Let there be a sequence of integers $$$x_1, x_2, ... x_n$$$. Then, the harmonic mean is defined as

Given an array of positive and negative integers, what is the most efficient way to find the subarray with the maximum harmonic mean? Thanks!

# | User | Rating |
---|---|---|

1 | Um_nik | 3538 |

2 | tourist | 3509 |

3 | Benq | 3473 |

4 | ecnerwala | 3446 |

5 | ksun48 | 3432 |

6 | maroonrk | 3404 |

7 | Radewoosh | 3383 |

8 | yosupo | 3324 |

9 | boboniu | 3300 |

10 | apiadu | 3238 |

# | User | Contrib. |
---|---|---|

1 | Errichto | 207 |

2 | Monogon | 199 |

3 | SecondThread | 191 |

4 | vovuh | 188 |

5 | Um_nik | 185 |

5 | antontrygubO_o | 185 |

7 | pikmike | 184 |

8 | Ashishgup | 182 |

9 | pashka | 168 |

10 | Radewoosh | 167 |

Let there be a sequence of integers $$$x_1, x_2, ... x_n$$$. Then, the harmonic mean is defined as

Given an array of positive and negative integers, what is the most efficient way to find the subarray with the maximum harmonic mean? Thanks!

↑

↓

Codeforces (c) Copyright 2010-2020 Mike Mirzayanov

The only programming contests Web 2.0 platform

Server time: Oct/23/2020 03:06:47 (h1).

Desktop version, switch to mobile version.

Supported by

User lists

Name |
---|

What is the source of this problem? Are there any other constraints?

This question came as a random thought as I was trying to create more questions for my school's judge. It is purely a matter of interest ^^

Wouldn't it be just the maximum number in array?

OK. That explains my weird feeling reading the problem. With no further constraints, there can be division by zero in calculating the harmonic mean of some subarrays due to negative inputs, for example with

`1 -1`

. Even if input guarantees that this cannot happen or it is clarified that this doesn't count, the correct output can be large when the sum in the denominator only approximately cancels out. The correct output for`8 -9 -9 10`

is 1440. If there's a particularly efficient way to search for such near-cancellations, it's at least not obvious to me.If instead all input is positive, then (unless you want the problem to be 'print the maximum of the input' in disguise) some constraint on the size of the subarrays to be considered seems appropriate.

Thank you! I honestly had not realised at first and you pointed out many insightful observations. That resolves the problem :)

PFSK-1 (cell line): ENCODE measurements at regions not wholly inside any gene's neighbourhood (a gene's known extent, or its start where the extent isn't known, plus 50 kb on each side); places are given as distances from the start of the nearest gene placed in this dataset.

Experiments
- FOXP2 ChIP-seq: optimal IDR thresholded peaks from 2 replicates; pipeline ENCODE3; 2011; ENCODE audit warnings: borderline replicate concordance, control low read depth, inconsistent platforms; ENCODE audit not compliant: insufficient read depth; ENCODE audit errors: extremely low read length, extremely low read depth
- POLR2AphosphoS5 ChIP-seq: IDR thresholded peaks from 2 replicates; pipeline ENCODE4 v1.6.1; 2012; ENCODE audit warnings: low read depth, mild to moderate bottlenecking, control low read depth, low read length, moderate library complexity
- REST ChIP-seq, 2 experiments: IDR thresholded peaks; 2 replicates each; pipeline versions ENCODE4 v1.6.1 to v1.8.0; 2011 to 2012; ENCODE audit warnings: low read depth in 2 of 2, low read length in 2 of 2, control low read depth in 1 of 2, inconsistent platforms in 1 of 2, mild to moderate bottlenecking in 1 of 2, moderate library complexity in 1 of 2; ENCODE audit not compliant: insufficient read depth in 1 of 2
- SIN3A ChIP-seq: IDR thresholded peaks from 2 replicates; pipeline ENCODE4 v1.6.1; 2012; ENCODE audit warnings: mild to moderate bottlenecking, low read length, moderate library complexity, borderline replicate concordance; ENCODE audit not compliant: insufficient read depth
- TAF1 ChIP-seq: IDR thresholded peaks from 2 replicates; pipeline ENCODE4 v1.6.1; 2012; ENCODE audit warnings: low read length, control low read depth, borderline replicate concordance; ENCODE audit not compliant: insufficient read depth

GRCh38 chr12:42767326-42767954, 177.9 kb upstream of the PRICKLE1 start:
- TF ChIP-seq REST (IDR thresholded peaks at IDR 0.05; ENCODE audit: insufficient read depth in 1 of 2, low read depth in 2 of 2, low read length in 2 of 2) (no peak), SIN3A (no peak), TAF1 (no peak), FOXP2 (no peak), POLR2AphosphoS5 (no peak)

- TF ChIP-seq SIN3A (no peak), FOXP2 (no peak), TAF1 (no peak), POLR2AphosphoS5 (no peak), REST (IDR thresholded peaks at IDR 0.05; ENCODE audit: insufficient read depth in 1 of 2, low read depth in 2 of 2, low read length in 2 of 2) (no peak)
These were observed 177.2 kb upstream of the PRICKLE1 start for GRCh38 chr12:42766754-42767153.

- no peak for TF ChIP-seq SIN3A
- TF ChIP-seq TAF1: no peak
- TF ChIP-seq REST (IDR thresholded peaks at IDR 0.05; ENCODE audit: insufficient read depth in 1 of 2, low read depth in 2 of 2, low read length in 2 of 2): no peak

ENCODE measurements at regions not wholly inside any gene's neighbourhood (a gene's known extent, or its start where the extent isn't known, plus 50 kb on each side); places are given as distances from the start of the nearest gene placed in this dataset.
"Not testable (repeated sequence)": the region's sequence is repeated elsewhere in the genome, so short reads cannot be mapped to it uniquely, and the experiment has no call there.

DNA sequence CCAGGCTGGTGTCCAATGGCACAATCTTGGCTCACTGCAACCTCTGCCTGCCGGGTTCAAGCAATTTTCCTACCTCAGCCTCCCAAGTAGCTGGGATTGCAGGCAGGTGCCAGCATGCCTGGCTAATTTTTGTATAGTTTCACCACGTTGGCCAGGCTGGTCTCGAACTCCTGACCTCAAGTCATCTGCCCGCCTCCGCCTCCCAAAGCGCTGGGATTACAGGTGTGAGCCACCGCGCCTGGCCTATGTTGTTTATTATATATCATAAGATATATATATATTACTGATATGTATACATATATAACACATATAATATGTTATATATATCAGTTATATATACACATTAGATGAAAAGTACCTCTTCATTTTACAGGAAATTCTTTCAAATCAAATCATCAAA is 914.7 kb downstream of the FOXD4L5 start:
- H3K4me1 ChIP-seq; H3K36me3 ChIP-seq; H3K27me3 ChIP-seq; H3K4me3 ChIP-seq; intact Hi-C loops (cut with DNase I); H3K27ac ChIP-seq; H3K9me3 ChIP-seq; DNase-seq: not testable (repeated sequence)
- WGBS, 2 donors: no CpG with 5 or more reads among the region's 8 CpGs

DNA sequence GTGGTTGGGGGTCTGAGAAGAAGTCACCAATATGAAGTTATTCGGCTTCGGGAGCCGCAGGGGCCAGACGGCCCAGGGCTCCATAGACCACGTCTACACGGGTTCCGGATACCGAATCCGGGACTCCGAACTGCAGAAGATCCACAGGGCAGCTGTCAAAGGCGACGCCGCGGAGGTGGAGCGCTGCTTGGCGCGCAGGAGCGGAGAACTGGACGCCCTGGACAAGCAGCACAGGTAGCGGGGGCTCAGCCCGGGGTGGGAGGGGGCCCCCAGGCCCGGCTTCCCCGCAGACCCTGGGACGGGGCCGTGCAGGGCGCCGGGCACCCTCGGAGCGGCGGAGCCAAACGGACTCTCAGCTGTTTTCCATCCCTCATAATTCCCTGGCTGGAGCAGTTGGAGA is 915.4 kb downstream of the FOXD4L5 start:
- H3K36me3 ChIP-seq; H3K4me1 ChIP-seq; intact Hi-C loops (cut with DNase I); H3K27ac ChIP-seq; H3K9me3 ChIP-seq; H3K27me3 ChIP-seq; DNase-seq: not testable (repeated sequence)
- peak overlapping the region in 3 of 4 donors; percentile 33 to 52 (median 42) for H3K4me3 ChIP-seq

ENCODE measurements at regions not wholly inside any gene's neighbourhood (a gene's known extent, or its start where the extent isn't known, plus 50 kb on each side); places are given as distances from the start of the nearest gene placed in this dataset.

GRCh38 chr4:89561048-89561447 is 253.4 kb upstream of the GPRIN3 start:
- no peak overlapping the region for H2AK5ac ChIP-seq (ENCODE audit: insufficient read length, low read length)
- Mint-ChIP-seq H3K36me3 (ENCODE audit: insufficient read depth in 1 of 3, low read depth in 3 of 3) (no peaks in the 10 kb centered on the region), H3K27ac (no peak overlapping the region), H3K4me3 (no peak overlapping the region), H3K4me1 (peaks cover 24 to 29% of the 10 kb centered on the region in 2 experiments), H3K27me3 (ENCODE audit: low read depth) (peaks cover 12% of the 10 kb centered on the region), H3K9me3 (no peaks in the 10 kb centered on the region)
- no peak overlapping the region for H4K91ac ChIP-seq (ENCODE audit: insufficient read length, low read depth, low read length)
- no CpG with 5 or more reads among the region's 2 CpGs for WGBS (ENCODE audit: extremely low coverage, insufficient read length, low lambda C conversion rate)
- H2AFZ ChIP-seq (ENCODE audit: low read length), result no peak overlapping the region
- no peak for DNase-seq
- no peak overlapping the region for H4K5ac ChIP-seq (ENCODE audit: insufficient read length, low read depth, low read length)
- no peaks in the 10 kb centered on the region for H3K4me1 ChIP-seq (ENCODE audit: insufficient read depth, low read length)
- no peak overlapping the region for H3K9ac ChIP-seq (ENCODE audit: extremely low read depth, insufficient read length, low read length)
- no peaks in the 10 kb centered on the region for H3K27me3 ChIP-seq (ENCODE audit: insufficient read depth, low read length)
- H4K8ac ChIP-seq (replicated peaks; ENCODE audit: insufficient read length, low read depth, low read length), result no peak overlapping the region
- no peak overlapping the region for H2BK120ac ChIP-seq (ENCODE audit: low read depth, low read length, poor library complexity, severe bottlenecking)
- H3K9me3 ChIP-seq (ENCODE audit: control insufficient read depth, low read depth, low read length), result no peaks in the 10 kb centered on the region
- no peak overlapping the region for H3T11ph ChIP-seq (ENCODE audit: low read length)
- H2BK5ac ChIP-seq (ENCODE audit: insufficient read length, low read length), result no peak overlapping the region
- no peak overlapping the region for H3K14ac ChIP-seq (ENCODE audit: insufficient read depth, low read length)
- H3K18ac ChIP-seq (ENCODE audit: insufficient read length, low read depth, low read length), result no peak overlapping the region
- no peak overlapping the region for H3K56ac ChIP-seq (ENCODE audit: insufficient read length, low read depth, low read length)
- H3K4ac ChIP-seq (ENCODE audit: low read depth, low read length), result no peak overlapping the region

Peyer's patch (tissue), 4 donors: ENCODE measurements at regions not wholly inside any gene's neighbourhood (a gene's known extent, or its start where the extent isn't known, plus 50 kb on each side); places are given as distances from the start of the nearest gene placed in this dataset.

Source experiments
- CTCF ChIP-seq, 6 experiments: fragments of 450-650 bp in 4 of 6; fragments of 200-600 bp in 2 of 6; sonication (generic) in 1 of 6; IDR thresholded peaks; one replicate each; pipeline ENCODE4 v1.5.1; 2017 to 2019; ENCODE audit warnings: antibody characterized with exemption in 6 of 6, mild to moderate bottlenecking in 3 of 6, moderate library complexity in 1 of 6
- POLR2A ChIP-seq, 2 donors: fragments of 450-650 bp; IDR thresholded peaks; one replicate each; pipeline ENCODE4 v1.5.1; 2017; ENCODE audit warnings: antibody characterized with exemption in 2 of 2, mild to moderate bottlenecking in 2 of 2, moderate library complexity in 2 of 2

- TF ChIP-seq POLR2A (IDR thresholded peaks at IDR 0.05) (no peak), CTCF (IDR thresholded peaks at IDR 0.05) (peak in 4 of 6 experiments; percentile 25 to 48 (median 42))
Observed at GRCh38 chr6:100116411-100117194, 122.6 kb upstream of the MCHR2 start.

There is a stupid systematic way in $$$O(N \log^3 N)$$$. Assume without loss of generality that there is at least one positive element.

Let $$$a_i = \frac 1{x_i}$$$ and $$$p_i$$$ be $$$\sum_{j = 1}^i a_j$$$ (prefix sum array of $$$a_i$$$).

We wish to pick two endpoints $$$l$$$ and $$$r$$$ such that $$$\frac{r - l + 1}{\sum_{i=l}^r \frac 1{x_i}}$$$ is maximized.

Let $$$l_0 = l - 1$$$,

We wish to maximize this value. We note for later that $$$p_r - p_{l_0}$$$ must be positive. We binary search on $$$k$$$ to find how many $$$0 \leq l_0 \leq r \leq N$$$ satisfy

Let $$$b_i = i - p_ik$$$, then we want to check how many pairs $$$0 \leq l_0 \leq r \leq N$$$ satisfy $$$b_r \geq b_l$$$ AND $$$p_r > p_{l_0}$$$. This is a 3D partial order problem which can be solved using CDQ in $$$O(N \log^2 N)$$$. (Tutorial)

For each iteration of the binary search, if no pairs $$$l_0, r$$$ are found, then $$$k$$$ is too high, otherwise, it's at least that value of $$$k$$$.

Floating point accuracy is likely a big issue. The case where all elements are negative can be handled in a similar way.

Binary searching over $$$k$$$ probably requires some care, especially when you seem to claim $$$O(\log n)$$$ iterations as opposed to something like $$$O(\log \frac{1}{\varepsilon})$$$ iterations. The former is certainly achievable, for example by modifying your CDQ queries to provide a random sample and using that $$$(l_0, r)$$$ pair's highest possible value of $$$k$$$ as your next pivot, but isn't entirely obvious.

Floating point accuracy is a very big issue. Unless the bounds are very small, I would prefer to do all arithmetic for this problem in exact arithmetic rather than risk running headfirst toward the limits of what floating-point types the compiler might provide. Obviously this makes arithmetic operations rather expensive, but this seems to be a necessary price to pay. I was already able to craft a testcase that will run afoul of the precision available in a double with $$$n = 8$$$ and $$$| a_i | \leq 1000$$$:

When

`a = [1, 1, -979, -846, -729, 761, 884, 885]`

, $$$p_8 = 2 + \frac{1}{6656 823 096 297 660} > p_2 = 2$$$, but when computed in doubles in the obvious way on my machine, $$$p_8 = p_2$$$.Come to think of it, for a fixed $$$l_0$$$, the largest harmonic mean is achieved by minimizing the slope $$$\frac{p_r - p_{l_0}}{r - l_0}$$$ among points $$$r > l_0$$$ with $$$p_r > p_{l_0}$$$, which is a convex-hull query, and can be answered in $$$O((\log n)^2)$$$ arithmetic operations per query by maintaining a segment tree of dynamic (lower) convex hulls and adding points $$$(x, p_x)$$$ in decreasing order of $$$p_x$$$.